Daily Energy Report
China’s Saudi crude oil imports, IEA’s Oil Market Report, the race to secure critical minerals, Rwanda’s plans for nuclear energy, India’s EV sales, demand for older tankers, and more
CHART OF THE DAY:
Saudi Share in China’s Oil Market Not Affected by Increased Crude Flows from Russia
Figure (1) above shows that despite the increase in China’s dependence on crude oil imports from Russia, imports from Saudi Arabia have been steady, unlike what some media reports have claimed regarding a shrinking Saudi share in China’s oil market.
Saudi Arabia does not want to lose its market share in China and the latter does not want tensions with Saudi Arabia. The result is what we see in the chart: exports have remained steady, fluctuating around an average of about 1.65 million barrels per day (mb/d).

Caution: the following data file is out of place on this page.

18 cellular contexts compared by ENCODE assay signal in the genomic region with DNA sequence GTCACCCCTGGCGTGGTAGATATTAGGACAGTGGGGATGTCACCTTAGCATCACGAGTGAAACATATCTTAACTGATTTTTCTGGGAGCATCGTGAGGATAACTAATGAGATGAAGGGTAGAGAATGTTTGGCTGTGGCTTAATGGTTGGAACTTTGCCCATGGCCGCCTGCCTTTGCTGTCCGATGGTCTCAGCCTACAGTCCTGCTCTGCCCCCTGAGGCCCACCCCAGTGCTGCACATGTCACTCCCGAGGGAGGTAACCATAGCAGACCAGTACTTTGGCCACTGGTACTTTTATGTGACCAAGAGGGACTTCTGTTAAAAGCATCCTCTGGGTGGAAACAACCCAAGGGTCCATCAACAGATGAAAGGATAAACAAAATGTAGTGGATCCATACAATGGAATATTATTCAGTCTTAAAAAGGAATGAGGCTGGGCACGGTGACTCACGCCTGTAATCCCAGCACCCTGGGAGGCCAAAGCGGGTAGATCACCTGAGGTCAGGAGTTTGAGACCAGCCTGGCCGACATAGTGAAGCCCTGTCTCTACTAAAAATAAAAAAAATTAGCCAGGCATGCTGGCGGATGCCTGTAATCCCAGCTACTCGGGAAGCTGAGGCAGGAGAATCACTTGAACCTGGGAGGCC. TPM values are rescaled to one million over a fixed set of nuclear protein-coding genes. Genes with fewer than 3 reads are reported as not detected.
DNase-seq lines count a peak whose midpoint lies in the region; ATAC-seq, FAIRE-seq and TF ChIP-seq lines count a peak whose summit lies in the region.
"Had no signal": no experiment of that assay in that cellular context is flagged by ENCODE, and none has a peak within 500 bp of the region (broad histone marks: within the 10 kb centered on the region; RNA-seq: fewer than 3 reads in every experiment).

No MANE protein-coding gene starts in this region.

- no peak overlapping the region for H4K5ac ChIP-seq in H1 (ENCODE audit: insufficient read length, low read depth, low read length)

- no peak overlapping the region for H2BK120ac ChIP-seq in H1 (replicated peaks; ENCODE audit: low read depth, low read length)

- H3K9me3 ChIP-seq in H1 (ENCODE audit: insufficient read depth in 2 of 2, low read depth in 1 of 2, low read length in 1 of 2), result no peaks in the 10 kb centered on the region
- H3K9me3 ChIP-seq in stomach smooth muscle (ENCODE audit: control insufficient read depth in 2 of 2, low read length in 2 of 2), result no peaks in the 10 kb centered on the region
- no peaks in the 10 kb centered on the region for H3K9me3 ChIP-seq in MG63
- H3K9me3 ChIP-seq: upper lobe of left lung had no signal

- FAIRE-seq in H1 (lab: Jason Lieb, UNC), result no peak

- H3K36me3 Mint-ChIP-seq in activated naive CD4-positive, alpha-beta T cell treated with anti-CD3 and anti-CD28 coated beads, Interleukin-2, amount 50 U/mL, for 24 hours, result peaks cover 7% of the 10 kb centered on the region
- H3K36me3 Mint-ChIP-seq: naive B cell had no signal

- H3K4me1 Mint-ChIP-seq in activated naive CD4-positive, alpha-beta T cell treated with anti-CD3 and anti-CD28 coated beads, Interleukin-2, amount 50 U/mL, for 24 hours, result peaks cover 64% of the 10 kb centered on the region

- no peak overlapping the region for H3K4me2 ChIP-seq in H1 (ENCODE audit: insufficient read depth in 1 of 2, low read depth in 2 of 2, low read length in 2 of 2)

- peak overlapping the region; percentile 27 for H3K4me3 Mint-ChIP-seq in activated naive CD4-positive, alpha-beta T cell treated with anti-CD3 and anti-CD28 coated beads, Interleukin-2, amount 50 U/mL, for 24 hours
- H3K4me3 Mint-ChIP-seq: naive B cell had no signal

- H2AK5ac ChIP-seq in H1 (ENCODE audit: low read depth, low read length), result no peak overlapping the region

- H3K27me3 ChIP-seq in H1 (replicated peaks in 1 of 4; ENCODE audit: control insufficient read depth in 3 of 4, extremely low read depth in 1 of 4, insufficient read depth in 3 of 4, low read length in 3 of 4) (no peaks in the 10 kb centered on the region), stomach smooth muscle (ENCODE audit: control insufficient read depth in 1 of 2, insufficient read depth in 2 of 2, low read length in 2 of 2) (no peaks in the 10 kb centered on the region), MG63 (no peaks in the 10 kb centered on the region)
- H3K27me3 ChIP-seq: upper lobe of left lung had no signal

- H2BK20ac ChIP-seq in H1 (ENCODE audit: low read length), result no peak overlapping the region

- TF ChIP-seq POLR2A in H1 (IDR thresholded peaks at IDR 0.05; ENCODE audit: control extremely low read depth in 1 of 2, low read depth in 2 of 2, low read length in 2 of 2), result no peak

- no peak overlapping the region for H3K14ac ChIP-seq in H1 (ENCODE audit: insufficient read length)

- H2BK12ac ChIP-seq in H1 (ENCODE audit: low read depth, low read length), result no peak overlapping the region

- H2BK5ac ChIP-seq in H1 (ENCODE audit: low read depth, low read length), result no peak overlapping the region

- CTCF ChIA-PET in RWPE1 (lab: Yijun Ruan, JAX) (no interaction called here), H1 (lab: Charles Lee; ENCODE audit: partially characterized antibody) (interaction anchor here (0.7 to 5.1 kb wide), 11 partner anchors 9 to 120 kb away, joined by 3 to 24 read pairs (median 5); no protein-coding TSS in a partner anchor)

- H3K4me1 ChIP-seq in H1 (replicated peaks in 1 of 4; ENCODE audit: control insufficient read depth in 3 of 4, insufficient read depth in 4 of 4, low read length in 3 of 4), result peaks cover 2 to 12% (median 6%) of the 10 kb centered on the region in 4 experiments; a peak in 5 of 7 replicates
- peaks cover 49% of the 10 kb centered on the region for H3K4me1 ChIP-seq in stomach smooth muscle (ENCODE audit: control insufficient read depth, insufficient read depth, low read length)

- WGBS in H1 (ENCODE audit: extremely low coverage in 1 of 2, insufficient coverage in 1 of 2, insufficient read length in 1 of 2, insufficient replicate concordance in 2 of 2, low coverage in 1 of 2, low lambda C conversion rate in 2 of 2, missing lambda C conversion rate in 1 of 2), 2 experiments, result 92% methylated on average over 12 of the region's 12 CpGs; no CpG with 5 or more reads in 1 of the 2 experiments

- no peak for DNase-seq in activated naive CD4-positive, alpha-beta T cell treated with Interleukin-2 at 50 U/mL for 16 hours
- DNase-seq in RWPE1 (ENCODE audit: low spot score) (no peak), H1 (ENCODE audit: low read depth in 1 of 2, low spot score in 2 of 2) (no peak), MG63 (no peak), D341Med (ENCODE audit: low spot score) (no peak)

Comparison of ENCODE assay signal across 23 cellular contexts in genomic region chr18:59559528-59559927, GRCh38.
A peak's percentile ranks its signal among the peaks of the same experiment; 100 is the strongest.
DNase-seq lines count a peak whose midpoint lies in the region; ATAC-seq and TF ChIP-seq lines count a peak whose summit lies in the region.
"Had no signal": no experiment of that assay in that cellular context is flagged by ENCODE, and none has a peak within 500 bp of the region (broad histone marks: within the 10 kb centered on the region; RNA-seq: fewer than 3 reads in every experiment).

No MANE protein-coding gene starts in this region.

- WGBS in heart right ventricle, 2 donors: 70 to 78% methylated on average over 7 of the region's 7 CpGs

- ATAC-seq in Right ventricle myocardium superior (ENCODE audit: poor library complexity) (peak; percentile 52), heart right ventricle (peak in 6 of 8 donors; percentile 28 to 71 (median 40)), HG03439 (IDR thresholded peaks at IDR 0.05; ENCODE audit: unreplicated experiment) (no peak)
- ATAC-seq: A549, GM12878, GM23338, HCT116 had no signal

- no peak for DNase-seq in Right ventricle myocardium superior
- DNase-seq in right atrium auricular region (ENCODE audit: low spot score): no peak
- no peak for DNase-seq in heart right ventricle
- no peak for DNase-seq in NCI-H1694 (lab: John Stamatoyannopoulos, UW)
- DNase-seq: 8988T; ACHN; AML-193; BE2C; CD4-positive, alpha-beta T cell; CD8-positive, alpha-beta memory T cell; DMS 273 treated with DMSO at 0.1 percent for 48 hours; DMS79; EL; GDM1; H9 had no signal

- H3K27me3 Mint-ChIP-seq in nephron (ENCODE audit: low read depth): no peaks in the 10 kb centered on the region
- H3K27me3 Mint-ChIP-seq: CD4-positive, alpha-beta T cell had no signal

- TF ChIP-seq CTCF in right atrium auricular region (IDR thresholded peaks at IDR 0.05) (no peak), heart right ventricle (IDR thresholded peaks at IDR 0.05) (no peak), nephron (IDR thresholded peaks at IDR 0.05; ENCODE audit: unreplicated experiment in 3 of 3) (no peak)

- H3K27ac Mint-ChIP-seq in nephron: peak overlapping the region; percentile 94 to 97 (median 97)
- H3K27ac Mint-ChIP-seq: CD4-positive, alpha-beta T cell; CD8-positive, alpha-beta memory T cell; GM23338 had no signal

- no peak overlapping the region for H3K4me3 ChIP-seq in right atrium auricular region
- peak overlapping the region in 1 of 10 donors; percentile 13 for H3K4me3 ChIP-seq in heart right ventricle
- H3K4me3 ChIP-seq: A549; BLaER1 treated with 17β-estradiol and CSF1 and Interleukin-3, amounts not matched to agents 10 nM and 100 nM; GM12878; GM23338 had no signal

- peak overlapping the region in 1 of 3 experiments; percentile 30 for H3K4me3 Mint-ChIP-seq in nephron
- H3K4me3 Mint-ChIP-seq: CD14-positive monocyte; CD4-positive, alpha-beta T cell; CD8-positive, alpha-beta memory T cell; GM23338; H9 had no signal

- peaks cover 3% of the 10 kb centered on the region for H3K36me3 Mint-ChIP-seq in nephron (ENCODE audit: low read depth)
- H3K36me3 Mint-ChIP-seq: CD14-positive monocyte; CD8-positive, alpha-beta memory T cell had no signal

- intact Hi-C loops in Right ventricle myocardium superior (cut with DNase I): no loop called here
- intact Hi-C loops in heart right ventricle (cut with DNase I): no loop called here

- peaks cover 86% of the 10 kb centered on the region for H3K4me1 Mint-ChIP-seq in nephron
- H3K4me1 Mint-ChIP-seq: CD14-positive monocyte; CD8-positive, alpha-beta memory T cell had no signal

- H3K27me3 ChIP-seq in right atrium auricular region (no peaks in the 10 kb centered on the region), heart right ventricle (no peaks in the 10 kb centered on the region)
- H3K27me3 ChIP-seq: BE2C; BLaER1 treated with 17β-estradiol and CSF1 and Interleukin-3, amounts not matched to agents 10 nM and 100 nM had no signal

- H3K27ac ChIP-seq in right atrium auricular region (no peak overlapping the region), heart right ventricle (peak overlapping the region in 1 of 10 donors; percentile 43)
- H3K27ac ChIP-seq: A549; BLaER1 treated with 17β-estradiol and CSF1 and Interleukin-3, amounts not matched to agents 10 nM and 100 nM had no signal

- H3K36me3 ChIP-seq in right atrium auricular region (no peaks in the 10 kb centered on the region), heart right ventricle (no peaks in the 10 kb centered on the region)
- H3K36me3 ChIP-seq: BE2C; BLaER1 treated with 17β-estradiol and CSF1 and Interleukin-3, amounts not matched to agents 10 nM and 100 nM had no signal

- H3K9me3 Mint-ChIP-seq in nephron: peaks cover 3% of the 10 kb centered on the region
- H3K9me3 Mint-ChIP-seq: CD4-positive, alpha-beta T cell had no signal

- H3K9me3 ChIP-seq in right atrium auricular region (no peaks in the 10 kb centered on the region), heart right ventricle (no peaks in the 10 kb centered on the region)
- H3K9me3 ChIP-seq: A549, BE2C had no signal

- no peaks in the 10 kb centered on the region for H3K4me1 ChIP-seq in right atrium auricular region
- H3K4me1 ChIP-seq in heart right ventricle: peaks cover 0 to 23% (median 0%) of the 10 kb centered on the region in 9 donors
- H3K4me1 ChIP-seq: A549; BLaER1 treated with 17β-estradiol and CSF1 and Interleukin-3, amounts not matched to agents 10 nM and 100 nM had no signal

It is also worth noting that China significantly increased its imports from Saudi Arabia and Iran in March after Beijing brokered an agreement between Riyadh and Tehran. We do not know if these flows were a coincidence or preplanned, but at the same time, we cannot ignore the politics of the deal because the percentage increase is almost the same for both countries.
Meanwhile, as China’s oil demand rises while OPEC+ cuts production and Aramco keeps its OSPs high, one result is clear: China may not raise its crude oil imports from Saudi Arabia. Saudi market share as a percentage of total Chinese crude oil imports will decrease as a result, but the actual amount will remain the same. What Saudi Arabia cares about is the amount and has no problem if the increase in Chinese oil demand is met by boosting Russian oil imports. Media reports claiming that Saudi Arabia is losing its market share to Russia in China miss the big picture. Saudi Arabia will maintain its exports within the range indicated in the chart above.
STORY OF THE DAY
IEA: Surprise OPEC+ supply cuts risk aggravating an expected oil supply deficit
TRADEWINDS: Russia’s crude exports breach G7 oil price cap for first time, says IEA